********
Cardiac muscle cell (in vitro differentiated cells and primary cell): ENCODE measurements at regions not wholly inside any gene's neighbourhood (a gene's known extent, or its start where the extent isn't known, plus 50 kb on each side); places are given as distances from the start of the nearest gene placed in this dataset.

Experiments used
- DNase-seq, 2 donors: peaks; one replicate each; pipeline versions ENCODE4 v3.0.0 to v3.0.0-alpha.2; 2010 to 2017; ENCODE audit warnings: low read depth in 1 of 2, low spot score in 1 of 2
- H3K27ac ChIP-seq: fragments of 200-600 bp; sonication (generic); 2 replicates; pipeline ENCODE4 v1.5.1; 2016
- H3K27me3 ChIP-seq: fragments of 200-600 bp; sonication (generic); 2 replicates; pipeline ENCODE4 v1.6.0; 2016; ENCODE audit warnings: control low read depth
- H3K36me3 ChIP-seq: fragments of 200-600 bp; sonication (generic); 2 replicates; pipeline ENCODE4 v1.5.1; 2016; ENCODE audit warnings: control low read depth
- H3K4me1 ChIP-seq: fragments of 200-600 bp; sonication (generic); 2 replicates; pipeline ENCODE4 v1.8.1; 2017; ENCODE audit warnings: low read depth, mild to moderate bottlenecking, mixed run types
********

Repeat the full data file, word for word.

Cardiac muscle cell (in vitro differentiated cells and primary cell): ENCODE measurements at regions not wholly inside any gene's neighbourhood (a gene's known extent, or its start where the extent isn't known, plus 50 kb on each side); places are given as distances from the start of the nearest gene placed in this dataset.

Experiments used
- DNase-seq, 2 donors: peaks; one replicate each; pipeline versions ENCODE4 v3.0.0 to v3.0.0-alpha.2; 2010 to 2017; ENCODE audit warnings: low read depth in 1 of 2, low spot score in 1 of 2
- H3K27ac ChIP-seq: fragments of 200-600 bp; sonication (generic); 2 replicates; pipeline ENCODE4 v1.5.1; 2016
- H3K27me3 ChIP-seq: fragments of 200-600 bp; sonication (generic); 2 replicates; pipeline ENCODE4 v1.6.0; 2016; ENCODE audit warnings: control low read depth
- H3K36me3 ChIP-seq: fragments of 200-600 bp; sonication (generic); 2 replicates; pipeline ENCODE4 v1.5.1; 2016; ENCODE audit warnings: control low read depth
- H3K4me1 ChIP-seq: fragments of 200-600 bp; sonication (generic); 2 replicates; pipeline ENCODE4 v1.8.1; 2017; ENCODE audit warnings: low read depth, mild to moderate bottlenecking, mixed run types